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Jilly Cooper's ritzy, riotous new novel takes the lid off the international art world - where successful young artists strut around like rock stars, where artful and crafty dealers indulge in every kind of gallery-pokery, and where the more beautiful the painting, the greater the backstabbing.
No picture ever came more beautiful than Raphael's Pandora. Discovered by a dashing young lieutenant, Raymond Belvedon, in a Normandy Chateau in 1944, she had cast her spell over the Belvedon family - all artists and dealers - for fifty years.
Hanging in a turret of their lovely Cotswold house, Pandora witnessed Raymond's tempestuous wife Galena both entertaining a string of lovers and giving birth to her four children. These children grow up into chilly, manipulative Jupiter, who runs the family gallery, Alizarin the high-handed loner, Jonathan, who blithely beds every beauty he paints, and superbrat Sienna, shortlisted for the Turner Prize.
Pandora, meanwhile, has been locked away in her turret, increasing her colossal value by the second. Then an exquisite stranger rolls up, claiming to be a long-lost daughter of the family and setting the three Belvedon brothers at one another's throats. Accompanying her is Zach, her fatally glamorous American Jewish boyfriend, whose very different agenda includes an unhealthy interest in the Raphael.
During a firework party, the painting is stolen. The hunt to retrieve it takes the reader on a thrilling journey to Vienna, Geneva, Paris, New York and London. After a nail-biting court case and a record-smashing Old Masters sale at Sotheby's, passionate love triumphs and Pandora is restored to her rightful home.
There's no-one quite like Jilly Cooper, and just reading her list of dramatic personae at the beginning makes one know one's in for a treat, with characters such as Alizarin Belvedon ('a genius tormented by a social conscious. Produces vast tortured canvasses no-one want to buy') and Kevin Coley ('a perfectly awful petfood billionaire') waiting to appear.
In this novel, Cooper has wisely moved away from her standard Rutshire setting, though fans will be glad to know that gorgeous Rupert Campbell-Black, his lovely wife Taggie and the frightful Dame Hermione Harefield make guest appearances.
This time, Cooper has chosen to use the world of fine art as her backdrop, focusing on the talented but tormented Belvedon family. Raymond Belvedon, fighting to liberate France in summer 1944, rescues a Raphael painting of Pandora opening the box which in Greek myth held all the vices of the world - and, last of all, the quality of hope.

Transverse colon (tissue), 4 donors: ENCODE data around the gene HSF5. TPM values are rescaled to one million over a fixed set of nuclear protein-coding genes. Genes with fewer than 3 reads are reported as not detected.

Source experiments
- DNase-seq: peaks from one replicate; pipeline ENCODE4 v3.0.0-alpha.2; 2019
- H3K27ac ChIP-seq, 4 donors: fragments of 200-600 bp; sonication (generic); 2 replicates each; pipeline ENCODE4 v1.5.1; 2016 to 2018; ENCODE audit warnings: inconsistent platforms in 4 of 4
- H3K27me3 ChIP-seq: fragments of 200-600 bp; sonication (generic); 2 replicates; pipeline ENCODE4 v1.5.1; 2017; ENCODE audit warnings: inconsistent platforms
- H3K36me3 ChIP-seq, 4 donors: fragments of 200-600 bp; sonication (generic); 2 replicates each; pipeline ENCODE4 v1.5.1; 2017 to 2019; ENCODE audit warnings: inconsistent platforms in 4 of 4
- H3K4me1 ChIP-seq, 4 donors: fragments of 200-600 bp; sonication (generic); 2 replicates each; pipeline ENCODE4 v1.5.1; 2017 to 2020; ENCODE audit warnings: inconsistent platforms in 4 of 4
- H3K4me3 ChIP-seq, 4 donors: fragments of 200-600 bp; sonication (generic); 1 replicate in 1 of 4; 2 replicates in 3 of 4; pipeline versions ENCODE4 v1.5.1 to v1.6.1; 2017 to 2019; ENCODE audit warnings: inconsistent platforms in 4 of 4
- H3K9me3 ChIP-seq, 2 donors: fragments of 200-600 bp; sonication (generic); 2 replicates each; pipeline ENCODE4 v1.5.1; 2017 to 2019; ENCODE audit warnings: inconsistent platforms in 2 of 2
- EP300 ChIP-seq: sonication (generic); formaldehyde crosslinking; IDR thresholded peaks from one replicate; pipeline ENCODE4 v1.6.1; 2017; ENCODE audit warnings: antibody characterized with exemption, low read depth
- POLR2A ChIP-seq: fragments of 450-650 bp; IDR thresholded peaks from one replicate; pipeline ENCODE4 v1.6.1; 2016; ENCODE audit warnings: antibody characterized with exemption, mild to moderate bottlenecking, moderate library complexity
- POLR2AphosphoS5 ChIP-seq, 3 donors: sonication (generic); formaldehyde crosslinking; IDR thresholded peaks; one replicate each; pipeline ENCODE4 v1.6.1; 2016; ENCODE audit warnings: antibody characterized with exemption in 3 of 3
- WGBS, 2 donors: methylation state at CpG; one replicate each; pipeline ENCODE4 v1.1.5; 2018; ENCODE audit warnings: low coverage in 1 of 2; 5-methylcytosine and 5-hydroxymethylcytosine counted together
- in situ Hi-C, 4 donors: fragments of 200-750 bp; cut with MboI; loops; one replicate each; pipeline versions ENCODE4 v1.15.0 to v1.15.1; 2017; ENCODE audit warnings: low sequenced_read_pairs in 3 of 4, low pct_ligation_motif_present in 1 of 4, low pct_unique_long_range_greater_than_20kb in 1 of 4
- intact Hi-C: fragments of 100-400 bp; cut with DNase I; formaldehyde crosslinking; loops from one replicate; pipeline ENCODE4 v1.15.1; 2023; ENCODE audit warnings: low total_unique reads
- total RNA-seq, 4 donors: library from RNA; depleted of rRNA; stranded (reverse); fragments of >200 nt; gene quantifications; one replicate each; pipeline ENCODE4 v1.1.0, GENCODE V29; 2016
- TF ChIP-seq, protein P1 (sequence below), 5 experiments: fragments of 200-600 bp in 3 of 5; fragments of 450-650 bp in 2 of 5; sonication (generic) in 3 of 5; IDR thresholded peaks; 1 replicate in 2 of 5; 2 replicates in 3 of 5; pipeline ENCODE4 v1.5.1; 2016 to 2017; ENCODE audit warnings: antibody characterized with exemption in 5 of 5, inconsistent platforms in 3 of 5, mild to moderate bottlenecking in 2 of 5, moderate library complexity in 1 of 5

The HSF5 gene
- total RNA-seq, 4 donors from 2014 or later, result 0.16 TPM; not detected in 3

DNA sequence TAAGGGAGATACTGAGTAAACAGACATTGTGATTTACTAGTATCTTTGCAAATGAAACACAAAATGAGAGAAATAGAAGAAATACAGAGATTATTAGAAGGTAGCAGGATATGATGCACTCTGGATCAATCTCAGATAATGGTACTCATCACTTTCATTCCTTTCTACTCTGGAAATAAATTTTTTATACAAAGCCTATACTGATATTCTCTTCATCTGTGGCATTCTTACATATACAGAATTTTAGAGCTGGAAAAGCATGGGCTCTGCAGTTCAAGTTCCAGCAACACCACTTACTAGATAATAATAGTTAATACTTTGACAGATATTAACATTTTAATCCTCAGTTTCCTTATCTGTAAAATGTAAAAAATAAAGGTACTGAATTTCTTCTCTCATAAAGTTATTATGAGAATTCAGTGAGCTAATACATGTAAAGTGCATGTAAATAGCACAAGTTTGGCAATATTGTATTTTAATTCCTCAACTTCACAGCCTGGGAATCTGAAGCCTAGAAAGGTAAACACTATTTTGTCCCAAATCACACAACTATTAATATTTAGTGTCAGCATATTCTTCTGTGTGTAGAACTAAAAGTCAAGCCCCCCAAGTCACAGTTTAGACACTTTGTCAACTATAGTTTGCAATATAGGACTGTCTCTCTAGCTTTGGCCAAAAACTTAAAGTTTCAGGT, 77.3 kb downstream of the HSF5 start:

Raymond later builds up a gallery and personal art collection second to none, but the Pandora retains a special place in his affections. He marries unstable genius Galena Borochova and they have four children before Galena's untimely death. Fast forward to 1998, and Raymond's household is about to be disrupted by the arrival of wildchild sculptor Emerald Cartwright and mystery Austrian Zac, who has a secret agenda of his own?
Cooper's writing is as engaging as ever, and her trademark preoccupations (most obviously her love of dogs) just as visible. The art world, with its combination of high talent and bitter rivalry, is perfect for her story, and she derives great pleasure from ridiculing the worst excesses of contemporary conceptualism.
Most remarkable, and what truly puts her in a class of her own, is her descriptive ability, never allowed to distract from the riotous plot but adding an unexpected depth to her tale. The characterization in this book is perhaps not up to her usual standard.
There are some excellent cameos, and Raymond's second wife, the terribly genteel Anthea, is brilliantly drawn, but the villains are disappointing - even David Pulborough, rival gallery owner and dastardly adulterer, lacks the force of Roberto Rannaldini of old. However, Cooper never fails to entertain, and her badly behaved upper classes, unruly lovers and ludicrous imbroglios are just as pleasurable as ever. (Kirkus UK)